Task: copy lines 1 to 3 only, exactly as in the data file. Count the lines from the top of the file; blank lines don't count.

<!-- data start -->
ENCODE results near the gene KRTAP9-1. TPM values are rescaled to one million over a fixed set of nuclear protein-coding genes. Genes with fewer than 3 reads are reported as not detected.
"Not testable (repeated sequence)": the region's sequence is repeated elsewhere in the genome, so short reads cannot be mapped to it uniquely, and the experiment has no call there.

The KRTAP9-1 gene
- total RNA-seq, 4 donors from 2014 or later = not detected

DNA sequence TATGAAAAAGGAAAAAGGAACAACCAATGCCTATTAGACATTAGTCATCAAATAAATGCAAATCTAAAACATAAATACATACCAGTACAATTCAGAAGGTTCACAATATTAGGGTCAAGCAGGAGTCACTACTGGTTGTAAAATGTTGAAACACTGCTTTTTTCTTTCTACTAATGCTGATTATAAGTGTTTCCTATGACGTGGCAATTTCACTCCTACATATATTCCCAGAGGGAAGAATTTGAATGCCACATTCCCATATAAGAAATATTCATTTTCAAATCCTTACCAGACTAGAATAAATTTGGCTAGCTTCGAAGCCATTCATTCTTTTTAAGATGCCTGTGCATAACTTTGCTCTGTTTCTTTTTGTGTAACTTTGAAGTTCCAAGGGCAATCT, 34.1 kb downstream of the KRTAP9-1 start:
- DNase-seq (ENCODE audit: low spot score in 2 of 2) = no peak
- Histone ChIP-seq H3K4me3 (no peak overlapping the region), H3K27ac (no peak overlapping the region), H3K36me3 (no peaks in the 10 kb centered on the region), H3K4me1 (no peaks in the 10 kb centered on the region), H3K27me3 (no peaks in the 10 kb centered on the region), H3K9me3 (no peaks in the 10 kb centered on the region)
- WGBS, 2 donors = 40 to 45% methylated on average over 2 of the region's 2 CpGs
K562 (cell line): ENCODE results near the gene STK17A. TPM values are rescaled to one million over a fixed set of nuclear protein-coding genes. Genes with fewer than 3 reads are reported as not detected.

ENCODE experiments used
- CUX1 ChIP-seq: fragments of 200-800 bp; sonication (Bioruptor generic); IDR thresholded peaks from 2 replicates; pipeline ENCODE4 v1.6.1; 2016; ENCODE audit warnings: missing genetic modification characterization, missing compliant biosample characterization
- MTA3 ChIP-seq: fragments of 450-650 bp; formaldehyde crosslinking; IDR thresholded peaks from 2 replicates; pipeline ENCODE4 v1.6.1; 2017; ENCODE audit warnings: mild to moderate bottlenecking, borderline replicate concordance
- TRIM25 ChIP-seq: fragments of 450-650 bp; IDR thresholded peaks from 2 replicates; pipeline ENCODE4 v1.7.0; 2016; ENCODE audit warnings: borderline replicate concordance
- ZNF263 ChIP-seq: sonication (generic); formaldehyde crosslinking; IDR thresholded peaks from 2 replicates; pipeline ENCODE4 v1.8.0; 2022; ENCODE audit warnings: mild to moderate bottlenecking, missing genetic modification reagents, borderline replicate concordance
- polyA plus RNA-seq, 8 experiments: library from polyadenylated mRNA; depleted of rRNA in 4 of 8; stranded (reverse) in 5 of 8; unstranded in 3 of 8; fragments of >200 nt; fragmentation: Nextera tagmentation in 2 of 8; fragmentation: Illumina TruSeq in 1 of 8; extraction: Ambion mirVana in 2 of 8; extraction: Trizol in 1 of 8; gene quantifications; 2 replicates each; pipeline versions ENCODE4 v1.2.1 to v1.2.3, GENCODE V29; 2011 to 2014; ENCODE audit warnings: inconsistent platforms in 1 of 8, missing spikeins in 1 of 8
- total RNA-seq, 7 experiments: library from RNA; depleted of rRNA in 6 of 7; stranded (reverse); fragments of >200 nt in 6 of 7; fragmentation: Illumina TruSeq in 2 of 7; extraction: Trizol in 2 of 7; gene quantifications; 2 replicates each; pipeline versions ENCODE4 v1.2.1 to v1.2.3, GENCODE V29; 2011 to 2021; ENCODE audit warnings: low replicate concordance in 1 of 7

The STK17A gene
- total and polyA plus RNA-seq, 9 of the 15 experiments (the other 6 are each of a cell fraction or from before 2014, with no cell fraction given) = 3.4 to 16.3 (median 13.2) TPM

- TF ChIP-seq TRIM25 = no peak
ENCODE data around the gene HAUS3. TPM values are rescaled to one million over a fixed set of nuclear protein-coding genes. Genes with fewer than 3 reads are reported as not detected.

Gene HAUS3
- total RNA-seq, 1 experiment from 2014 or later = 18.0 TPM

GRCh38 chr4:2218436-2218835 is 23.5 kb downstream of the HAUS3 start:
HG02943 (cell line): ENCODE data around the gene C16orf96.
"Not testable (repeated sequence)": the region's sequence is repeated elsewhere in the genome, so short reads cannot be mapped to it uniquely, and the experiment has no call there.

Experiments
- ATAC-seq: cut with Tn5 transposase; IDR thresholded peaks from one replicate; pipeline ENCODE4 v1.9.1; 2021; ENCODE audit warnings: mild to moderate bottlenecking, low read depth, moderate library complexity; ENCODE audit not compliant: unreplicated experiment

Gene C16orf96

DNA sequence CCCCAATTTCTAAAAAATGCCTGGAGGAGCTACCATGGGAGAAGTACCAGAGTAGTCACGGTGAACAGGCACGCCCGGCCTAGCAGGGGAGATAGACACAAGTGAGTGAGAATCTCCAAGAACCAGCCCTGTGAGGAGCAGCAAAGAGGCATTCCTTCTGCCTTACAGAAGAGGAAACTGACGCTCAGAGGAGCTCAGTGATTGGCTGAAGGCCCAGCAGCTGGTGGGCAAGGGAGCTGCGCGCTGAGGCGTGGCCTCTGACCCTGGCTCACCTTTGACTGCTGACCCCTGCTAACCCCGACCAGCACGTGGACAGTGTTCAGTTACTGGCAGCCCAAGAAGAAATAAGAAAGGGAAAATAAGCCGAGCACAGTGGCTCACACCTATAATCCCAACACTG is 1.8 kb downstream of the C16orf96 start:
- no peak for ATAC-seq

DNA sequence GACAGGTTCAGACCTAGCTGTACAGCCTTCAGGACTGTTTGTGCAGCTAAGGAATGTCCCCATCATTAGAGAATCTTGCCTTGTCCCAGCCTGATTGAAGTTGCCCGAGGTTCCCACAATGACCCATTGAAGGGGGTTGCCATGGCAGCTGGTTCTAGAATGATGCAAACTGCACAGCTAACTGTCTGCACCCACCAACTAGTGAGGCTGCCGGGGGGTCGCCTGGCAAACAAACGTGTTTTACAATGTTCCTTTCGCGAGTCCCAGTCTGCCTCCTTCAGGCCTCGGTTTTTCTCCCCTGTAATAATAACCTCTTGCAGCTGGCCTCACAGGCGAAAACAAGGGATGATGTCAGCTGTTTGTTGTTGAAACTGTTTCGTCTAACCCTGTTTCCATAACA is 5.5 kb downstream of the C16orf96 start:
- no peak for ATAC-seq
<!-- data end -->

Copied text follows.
ENCODE results near the gene KRTAP9-1. TPM values are rescaled to one million over a fixed set of nuclear protein-coding genes. Genes with fewer than 3 reads are reported as not detected.
"Not testable (repeated sequence)": the region's sequence is repeated elsewhere in the genome, so short reads cannot be mapped to it uniquely, and the experiment has no call there.

The KRTAP9-1 gene